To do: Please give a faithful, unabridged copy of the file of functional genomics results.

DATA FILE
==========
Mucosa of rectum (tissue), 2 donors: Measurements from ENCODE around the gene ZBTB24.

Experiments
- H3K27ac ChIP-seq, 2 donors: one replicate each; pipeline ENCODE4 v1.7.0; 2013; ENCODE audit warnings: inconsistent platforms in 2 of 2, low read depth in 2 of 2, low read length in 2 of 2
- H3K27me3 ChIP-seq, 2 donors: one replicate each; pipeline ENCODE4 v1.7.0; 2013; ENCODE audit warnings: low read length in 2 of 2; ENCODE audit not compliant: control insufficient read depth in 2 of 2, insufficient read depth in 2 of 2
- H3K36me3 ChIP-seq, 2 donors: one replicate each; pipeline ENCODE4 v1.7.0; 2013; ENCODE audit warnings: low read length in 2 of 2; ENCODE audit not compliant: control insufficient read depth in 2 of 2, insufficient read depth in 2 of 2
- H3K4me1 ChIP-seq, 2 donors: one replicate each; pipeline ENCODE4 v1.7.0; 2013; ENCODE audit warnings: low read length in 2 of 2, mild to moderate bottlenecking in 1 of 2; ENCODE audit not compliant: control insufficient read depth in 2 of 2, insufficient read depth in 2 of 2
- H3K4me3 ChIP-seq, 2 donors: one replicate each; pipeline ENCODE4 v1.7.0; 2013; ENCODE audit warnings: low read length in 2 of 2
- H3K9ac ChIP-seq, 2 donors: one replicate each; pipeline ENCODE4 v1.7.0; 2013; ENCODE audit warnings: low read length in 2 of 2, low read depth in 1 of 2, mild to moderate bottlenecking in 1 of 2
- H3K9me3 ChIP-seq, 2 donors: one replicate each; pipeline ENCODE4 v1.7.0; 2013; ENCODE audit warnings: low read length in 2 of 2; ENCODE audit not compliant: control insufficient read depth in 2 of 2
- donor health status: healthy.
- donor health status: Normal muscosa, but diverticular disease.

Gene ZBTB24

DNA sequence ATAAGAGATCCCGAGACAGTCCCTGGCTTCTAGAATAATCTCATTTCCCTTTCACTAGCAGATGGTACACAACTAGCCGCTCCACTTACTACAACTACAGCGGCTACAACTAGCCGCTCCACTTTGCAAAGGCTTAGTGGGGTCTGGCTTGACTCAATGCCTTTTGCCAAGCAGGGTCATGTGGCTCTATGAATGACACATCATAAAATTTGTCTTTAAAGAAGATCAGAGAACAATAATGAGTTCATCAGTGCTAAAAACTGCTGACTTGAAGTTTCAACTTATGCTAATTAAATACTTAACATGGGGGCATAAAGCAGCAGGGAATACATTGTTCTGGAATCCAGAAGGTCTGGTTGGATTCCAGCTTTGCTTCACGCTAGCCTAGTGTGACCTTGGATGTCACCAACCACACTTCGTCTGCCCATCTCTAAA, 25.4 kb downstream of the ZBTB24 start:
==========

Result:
Mucosa of rectum (tissue), 2 donors: Measurements from ENCODE around the gene ZBTB24.

Experiments
- H3K27ac ChIP-seq, 2 donors: one replicate each; pipeline ENCODE4 v1.7.0; 2013; ENCODE audit warnings: inconsistent platforms in 2 of 2, low read depth in 2 of 2, low read length in 2 of 2
- H3K27me3 ChIP-seq, 2 donors: one replicate each; pipeline ENCODE4 v1.7.0; 2013; ENCODE audit warnings: low read length in 2 of 2; ENCODE audit not compliant: control insufficient read depth in 2 of 2, insufficient read depth in 2 of 2
- H3K36me3 ChIP-seq, 2 donors: one replicate each; pipeline ENCODE4 v1.7.0; 2013; ENCODE audit warnings: low read length in 2 of 2; ENCODE audit not compliant: control insufficient read depth in 2 of 2, insufficient read depth in 2 of 2
- H3K4me1 ChIP-seq, 2 donors: one replicate each; pipeline ENCODE4 v1.7.0; 2013; ENCODE audit warnings: low read length in 2 of 2, mild to moderate bottlenecking in 1 of 2; ENCODE audit not compliant: control insufficient read depth in 2 of 2, insufficient read depth in 2 of 2
- H3K4me3 ChIP-seq, 2 donors: one replicate each; pipeline ENCODE4 v1.7.0; 2013; ENCODE audit warnings: low read length in 2 of 2
- H3K9ac ChIP-seq, 2 donors: one replicate each; pipeline ENCODE4 v1.7.0; 2013; ENCODE audit warnings: low read length in 2 of 2, low read depth in 1 of 2, mild to moderate bottlenecking in 1 of 2
- H3K9me3 ChIP-seq, 2 donors: one replicate each; pipeline ENCODE4 v1.7.0; 2013; ENCODE audit warnings: low read length in 2 of 2; ENCODE audit not compliant: control insufficient read depth in 2 of 2
- donor health status: healthy.
- donor health status: Normal muscosa, but diverticular disease.

Gene ZBTB24

DNA sequence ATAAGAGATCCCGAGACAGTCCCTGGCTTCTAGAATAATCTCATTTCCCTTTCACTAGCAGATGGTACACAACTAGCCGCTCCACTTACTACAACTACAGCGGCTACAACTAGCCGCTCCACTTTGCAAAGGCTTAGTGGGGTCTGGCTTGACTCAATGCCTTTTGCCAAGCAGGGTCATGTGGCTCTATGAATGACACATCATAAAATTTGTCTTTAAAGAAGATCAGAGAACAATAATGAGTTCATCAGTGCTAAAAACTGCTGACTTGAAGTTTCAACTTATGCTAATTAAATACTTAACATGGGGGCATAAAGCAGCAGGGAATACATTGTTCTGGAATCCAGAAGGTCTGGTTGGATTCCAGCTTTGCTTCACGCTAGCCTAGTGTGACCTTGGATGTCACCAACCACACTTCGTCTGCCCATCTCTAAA, 25.4 kb downstream of the ZBTB24 start: